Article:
Why is it important to create the contract on the date of acceptance?
To have a valid contract there must be 2 or more parties, there must be an Offer which can be expressed or implied as well as withdrawn at any time prior to being accepted. The offer needs to be definite as seen in Harvey vs Facey 1893 in this case Harvey sent a telegram asking Facey “Will you sell Bumper Hall Pen, telegraph lowest cash price” Facey replied by telegram stating, “Lowest cash price Bumper Hall Pen £900” Harvey accepted offer and then sued when he received no reply.
It was held that this was not an offer but an answer to an inquiry. An offer should not be confused with an invitation to treat, as seen in Pharmaceutical Society of GB v Boots Cash (Chemist southern) Ltd 1952 where it was held that the items on the shelves were not actually an offer but an invitation to treat.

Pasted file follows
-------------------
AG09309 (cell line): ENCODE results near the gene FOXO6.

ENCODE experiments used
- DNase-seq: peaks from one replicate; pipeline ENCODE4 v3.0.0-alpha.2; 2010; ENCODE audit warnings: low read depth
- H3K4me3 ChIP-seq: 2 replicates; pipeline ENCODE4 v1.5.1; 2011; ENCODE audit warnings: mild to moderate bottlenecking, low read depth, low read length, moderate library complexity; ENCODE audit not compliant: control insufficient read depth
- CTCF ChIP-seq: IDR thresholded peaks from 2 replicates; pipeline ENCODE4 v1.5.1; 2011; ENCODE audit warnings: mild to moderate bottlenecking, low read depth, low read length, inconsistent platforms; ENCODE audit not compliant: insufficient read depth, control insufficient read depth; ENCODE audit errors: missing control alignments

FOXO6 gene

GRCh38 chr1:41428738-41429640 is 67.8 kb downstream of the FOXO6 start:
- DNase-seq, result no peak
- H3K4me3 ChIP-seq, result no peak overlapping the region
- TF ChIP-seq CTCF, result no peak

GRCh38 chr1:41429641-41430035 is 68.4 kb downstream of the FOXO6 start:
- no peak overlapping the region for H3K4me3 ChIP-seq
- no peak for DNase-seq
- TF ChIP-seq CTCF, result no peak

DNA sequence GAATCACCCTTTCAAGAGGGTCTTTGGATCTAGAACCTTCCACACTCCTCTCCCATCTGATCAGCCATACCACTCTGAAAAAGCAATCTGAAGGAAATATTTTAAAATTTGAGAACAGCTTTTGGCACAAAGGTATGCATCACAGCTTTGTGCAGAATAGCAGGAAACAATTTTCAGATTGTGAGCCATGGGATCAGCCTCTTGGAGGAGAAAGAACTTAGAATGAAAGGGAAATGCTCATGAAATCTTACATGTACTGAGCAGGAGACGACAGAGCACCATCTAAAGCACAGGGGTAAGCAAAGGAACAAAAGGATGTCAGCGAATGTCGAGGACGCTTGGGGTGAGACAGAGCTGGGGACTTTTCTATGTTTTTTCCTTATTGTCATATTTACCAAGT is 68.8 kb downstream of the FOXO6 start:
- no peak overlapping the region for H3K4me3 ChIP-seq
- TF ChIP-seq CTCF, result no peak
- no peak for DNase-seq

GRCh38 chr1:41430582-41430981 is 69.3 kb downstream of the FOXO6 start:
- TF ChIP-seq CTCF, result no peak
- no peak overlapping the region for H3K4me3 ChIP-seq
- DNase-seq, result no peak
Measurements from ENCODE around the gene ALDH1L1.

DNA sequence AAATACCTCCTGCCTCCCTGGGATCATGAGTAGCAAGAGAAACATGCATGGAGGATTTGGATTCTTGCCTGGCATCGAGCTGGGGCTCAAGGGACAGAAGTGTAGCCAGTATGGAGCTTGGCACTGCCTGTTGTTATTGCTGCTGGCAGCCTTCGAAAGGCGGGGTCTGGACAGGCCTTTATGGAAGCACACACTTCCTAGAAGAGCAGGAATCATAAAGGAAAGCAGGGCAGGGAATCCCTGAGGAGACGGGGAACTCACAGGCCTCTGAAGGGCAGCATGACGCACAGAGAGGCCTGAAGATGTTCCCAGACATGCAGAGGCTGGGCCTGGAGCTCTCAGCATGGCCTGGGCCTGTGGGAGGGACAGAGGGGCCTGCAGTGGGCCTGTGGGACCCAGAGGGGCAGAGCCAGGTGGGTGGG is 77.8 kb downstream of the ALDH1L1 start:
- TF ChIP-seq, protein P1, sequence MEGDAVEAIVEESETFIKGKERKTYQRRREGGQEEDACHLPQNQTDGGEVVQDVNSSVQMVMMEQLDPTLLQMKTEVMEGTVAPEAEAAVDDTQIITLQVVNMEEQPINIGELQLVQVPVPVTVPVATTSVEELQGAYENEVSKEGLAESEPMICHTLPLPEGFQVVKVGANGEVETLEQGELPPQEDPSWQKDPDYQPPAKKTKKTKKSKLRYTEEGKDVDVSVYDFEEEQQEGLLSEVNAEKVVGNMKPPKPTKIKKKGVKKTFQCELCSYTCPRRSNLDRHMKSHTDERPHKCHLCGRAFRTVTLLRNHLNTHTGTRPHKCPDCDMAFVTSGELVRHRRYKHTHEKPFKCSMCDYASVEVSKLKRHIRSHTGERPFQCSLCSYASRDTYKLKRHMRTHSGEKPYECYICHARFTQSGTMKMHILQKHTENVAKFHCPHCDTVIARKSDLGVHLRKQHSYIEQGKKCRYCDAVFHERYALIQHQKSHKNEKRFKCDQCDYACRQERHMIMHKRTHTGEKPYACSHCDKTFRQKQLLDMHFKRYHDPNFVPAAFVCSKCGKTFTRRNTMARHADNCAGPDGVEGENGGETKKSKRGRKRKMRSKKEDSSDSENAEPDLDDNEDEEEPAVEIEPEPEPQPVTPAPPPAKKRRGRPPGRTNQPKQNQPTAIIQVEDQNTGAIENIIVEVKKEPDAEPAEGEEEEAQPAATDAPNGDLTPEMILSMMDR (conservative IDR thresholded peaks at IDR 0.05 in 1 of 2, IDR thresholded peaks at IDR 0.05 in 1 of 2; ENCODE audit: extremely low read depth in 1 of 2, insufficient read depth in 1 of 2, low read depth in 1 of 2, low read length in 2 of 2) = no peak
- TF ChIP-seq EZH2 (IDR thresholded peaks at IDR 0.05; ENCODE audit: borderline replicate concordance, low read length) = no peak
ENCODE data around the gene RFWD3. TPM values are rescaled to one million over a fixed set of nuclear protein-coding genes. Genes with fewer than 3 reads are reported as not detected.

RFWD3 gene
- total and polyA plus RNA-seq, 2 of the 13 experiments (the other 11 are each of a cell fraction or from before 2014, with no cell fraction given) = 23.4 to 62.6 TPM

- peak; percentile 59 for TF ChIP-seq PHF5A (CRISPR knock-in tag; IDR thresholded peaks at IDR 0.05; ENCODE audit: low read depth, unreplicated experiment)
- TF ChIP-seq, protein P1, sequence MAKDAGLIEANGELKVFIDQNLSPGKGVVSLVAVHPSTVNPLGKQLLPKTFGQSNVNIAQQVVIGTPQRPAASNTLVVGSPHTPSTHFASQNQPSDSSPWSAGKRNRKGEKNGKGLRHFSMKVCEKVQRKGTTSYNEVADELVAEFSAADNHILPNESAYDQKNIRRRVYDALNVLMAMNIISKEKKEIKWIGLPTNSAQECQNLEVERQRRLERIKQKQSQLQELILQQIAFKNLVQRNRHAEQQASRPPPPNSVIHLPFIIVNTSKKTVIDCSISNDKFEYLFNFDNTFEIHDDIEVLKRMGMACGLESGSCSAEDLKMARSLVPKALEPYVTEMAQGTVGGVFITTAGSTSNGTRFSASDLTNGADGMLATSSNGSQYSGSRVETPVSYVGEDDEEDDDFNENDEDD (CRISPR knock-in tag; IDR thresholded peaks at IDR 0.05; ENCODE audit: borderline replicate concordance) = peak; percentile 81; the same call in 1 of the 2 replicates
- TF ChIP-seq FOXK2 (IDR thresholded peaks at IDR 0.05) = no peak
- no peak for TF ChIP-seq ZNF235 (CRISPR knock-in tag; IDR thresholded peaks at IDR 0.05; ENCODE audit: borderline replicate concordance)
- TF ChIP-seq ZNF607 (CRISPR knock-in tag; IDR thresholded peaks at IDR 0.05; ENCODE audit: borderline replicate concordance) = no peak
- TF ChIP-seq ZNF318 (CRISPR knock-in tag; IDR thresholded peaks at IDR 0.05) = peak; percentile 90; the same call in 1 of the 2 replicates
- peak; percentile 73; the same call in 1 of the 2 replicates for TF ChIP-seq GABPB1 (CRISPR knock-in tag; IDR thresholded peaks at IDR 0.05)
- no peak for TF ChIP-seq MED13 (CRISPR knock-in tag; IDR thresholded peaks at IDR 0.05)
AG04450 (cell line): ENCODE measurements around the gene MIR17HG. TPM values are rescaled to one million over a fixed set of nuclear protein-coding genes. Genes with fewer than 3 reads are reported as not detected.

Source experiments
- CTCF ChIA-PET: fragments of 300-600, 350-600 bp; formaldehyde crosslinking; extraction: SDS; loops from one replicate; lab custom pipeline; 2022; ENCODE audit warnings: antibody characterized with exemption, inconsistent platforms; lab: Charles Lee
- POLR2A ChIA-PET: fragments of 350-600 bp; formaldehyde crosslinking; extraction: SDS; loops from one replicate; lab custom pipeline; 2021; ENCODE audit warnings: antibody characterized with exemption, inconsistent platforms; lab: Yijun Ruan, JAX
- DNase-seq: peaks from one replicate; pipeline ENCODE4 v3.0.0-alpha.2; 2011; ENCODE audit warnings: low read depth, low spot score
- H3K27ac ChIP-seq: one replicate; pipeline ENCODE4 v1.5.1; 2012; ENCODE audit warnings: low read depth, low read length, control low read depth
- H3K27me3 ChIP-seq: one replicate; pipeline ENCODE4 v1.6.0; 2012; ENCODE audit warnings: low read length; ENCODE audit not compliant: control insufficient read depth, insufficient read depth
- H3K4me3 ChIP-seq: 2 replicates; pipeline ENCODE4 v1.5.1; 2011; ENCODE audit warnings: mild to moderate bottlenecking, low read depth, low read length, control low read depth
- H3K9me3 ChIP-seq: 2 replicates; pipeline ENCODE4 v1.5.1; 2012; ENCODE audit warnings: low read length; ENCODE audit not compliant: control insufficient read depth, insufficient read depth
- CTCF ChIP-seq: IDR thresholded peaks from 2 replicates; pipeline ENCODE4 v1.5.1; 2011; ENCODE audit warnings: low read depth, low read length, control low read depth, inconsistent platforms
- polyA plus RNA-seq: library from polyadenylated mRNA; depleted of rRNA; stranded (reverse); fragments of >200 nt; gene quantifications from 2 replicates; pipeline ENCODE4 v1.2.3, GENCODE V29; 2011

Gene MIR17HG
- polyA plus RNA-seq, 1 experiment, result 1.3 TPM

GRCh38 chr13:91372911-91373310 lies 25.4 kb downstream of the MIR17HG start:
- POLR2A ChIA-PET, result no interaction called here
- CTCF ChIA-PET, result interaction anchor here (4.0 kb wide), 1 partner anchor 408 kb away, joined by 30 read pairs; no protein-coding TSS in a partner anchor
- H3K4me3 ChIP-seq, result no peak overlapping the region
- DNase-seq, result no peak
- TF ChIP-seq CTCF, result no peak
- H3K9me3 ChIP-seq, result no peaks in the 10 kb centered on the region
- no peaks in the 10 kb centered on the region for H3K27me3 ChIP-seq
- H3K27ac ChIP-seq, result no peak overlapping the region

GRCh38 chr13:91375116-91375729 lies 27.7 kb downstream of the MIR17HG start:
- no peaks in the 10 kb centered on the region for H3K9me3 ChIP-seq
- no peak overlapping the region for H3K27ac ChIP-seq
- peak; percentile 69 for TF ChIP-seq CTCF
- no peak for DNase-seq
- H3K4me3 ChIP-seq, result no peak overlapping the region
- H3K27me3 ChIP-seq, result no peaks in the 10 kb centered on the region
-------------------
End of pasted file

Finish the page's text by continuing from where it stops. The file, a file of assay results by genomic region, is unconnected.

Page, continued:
The offer must be followed by an Acceptance. The acceptance can also be express or implied and must match the offer with no conditions attached as this would result in a counter offer and the destruction of the original offer as seen in Wolf & Wolf V Forfar Potato Co 1984, this involved an offer to sell potatoes which was accepted but varied the terms of original offer, the potatoes were not supplied and the company was sued, it was held as the acceptance did not match the original terms of the offer it was, in fact, a counter offer, therefore there was no contract. The contract is created at the time of acceptance.